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Sean Hendelman and Brandon Rowley, T3 Live
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A Flawed Model: Relying on High Frequency Traders As Liquidity Providers

While high-frequency traders add liquidity to the markets, the problem is that they are opportunistic liquidity providers that do not have a fiduciary responsibility to make markets.

High-frequency trading as a portion of the U.S. equity markets has exploded over the past decade and is now estimated to account for roughly 75 percent of market volume. As the use of algorithmic trading has increased, the difficulty in actively trading a large book has dramatically risen. While proponents argue that high-frequency trading (HFT) creates liquidity, it is unwise to depend on individual firms that have no duty to be liquidity providers. Much of today's HFT represents opportunistic liquidity provision, not the liquidity provision of old, making the execution of large orders challenging.

The role of the NYSE specialist as a market maker has largely been eliminated as electronic designated market makers (DMMs) and special liquidity providers (SLPs) are now employed to provide liquidity in equities. The growth in HFT is argued to have filled any liquidity void, yet this type of provision is far different than the specialist model.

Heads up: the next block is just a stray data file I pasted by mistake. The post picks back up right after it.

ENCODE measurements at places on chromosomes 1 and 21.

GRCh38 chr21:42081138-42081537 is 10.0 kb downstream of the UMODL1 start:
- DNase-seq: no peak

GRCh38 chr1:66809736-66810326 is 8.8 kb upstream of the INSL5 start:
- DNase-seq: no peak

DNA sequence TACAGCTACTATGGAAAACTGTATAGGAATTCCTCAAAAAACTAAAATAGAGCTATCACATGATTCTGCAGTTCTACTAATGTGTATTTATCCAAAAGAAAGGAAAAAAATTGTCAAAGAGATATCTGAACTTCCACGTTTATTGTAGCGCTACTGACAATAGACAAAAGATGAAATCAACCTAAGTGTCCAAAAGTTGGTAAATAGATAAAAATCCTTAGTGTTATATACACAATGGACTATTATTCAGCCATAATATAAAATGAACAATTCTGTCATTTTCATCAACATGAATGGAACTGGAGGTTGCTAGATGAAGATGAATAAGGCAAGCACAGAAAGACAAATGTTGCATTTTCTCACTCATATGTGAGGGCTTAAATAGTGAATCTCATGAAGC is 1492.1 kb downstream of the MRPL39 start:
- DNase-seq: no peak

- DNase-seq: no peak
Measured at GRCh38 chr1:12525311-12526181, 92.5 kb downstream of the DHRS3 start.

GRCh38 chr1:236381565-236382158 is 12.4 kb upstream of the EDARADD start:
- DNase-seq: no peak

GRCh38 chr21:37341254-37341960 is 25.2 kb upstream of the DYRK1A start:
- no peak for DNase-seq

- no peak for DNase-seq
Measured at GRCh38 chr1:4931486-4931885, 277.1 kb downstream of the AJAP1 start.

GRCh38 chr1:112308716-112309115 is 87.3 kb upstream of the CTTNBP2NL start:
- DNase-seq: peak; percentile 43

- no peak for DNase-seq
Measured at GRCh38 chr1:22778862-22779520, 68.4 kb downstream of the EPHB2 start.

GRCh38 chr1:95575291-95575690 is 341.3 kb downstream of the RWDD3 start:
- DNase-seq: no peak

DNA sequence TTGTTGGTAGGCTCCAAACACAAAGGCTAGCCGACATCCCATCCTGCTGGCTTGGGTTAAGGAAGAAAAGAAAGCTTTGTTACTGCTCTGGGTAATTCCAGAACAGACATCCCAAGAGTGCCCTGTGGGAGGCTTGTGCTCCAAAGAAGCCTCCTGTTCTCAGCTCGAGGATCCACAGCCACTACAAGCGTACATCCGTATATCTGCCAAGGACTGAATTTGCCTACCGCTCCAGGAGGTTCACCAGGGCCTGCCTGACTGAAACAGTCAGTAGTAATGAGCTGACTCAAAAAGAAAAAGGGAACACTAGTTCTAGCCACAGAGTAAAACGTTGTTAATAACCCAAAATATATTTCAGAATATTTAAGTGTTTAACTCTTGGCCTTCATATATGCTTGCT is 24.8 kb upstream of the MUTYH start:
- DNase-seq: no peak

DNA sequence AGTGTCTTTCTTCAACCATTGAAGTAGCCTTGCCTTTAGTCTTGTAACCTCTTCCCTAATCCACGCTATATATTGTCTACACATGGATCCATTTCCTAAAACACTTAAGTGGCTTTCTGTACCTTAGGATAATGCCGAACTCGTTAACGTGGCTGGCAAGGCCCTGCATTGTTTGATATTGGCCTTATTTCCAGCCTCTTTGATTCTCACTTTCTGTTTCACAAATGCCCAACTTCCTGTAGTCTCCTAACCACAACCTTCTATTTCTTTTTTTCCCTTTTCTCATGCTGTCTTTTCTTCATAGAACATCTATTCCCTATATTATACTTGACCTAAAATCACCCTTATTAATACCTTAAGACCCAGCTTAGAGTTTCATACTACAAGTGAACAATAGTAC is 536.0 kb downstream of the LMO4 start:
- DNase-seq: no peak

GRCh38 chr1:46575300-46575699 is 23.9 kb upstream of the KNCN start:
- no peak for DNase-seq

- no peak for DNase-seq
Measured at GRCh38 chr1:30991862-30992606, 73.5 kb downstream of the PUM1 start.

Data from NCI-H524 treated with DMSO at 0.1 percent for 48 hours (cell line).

Throughout the history of the equity markets, liquidity has been understood as the ability to enter and exit positions with a limited impact on price. A crucial duty of a liquidity provider was the requirement to be on the bid or offer in highly calamitous times. Worries of specialists going bankrupt after the 1987 crash and after the collapse of Long Term Capital Management (LTCM) in 1998 were common because the NYSE requirement to step in on the bid forced specialists to take huge risks.

HFT, seen today as the main source of liquidity provision in markets, does not offer this same protection to investors. High-frequency traders - outside of DMMs and SLPs - simply owe no fiduciary duty to anyone to create markets in stocks and thus should not be depended on for liquidity.